Citizens amplify their concerns to the Blue House : Some worry that the petition platform could be too crowded
“Former president Park Geun-hye should be released.”
“The natural disaster text messages should be sent in English as well.”
“Why do we always have to take the CSAT on Thursdays?”
“The army should build brothels inside the camp.”
“The government should punish the guy who petitioned for a brothel inside the camp.”
When President Moon Jae-in took office earlier this year, he pledged that the new government would walk a completely different path from his predecessor, and that his administration would focus on communication, making sure to heed the voices of the people. Keeping to his word, the Blue House opened an online petition platform to anyone with an account on Facebook, Twitter, Naver or Kakao on Aug. 19, in celebration of Moon’s 100th day in office. People can also comment on other people’s petitions, and add their signatures to support petitions that they agree with.
As of Nov. 20, three months after the system opened its doors, over 45,000 petitions have been posted, with hundreds more popping up every day on the Blue House’s board. Yet, looking over the petitions that have been posted, it seems that quite a lot of people are just taking out their day-to-day complaints, purposefully touching on sensitive issues to anger others, or just writing down what they wish they could say to the president in person, rather than treating the petition as a serious way to get their voices heard by the Blue House and the president.
The first petition to be granted an answer from the Blue House was the plea to amend the current Juvenile Act. The details of the petition stated that the current act, which protects those under the age of 13 from receiving the same punishment as adults for criminal offenses, should be amended so that the age is lowered or the protective measures are totally removed.
There had been arguments in the past that juvenile offenders often take advantage of the law to commit crimes and get away with them without paying the price.
But calls for amendments to the law got louder on Sept. 1, when a group of four female middle school students brutally attacked a 14-year-old girl for 90 minutes. The case went viral on social media after one of the students sent her cousin a photograph of the victim, and asked her whether she was “too harsh” and if she was “going to get jailed.” The cousin released the message and the photo.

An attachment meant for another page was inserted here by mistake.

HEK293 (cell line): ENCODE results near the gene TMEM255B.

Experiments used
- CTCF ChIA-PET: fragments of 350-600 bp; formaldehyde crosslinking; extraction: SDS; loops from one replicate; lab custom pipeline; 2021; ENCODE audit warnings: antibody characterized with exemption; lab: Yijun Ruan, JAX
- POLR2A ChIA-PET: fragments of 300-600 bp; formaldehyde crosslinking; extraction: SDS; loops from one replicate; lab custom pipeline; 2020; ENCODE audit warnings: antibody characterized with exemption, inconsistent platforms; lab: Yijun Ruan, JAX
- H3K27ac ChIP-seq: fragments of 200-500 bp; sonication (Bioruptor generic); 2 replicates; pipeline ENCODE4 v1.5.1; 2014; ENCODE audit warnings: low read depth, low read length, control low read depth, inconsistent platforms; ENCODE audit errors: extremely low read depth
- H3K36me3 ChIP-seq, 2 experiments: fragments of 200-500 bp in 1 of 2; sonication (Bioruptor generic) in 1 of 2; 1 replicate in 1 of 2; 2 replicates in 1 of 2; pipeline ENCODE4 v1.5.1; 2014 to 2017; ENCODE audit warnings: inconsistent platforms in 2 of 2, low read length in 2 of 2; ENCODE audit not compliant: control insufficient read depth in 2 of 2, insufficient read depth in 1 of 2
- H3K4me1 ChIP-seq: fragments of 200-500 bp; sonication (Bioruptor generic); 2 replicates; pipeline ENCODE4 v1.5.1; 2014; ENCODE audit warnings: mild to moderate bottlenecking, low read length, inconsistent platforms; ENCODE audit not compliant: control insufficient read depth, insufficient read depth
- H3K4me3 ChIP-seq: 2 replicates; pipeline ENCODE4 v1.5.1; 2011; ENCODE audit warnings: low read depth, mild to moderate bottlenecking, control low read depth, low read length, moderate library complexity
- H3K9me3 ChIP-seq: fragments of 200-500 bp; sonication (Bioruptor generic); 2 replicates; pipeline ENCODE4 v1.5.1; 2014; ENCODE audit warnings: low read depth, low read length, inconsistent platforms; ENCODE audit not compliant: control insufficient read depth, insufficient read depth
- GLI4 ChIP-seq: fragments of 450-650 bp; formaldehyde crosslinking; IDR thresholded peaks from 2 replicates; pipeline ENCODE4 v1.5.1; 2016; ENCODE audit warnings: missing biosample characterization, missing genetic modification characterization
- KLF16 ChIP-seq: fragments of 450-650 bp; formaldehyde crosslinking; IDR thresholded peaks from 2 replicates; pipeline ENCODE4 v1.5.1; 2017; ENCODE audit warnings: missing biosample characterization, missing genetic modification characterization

What angered people most was that, even though the beating had been ruthless beyond comprehension, one of the offenders was not subject to criminal charges because she was 13 years old, and thus under the protection of the Juvenile Act. The petition received a total of 392,848 signatures in 30 days requesting for changes to the current Juvenile Act. It was the first petition to get an answer from the Blue House.
As the president promised, the government posted a video from Cho Kuk, senior secretary for civil affairs, Moon’s chief press secretary Yoon Young-chan and Kim Su-hyun, senior secretary for social affairs on Sept. 25, who came together to answer the people’s call. “The people’s request that even though they were juveniles, they had committed a dire crime and that they should be punished accordingly does have a just side to it,” said Cho. “However, the idea that such crimes would diminish with just one solution is a misunderstanding. Different cases require different approaches, and different people need different solutions as well.
“What we need is to prevent such crimes from happening, which is actually harder than punishing crimes. It’s something that needs the cooperation of not just the state, but society and the family all together. We need to make sure that the current system works properly, make sure to come up with other measures to deal with different cases and help the young students get back to society.”
The second petition to exceed 200,000 signatures was completed on Oct. 30. It called for the legalization of abortion and the sale of abortion pills - known as mifepristone - which are currently illegal in Korea, except for in special circumstances such as diseases or pregnancy caused by rape.
“Making abortion and abortion pills illegal means that this country does not think about the health and safety of women. No contraceptive measures are guaranteed 100 percent effective, and can lead to a pregnancy. The country should protect not only the physical health, but also the psychological health of its people,” reads the petition.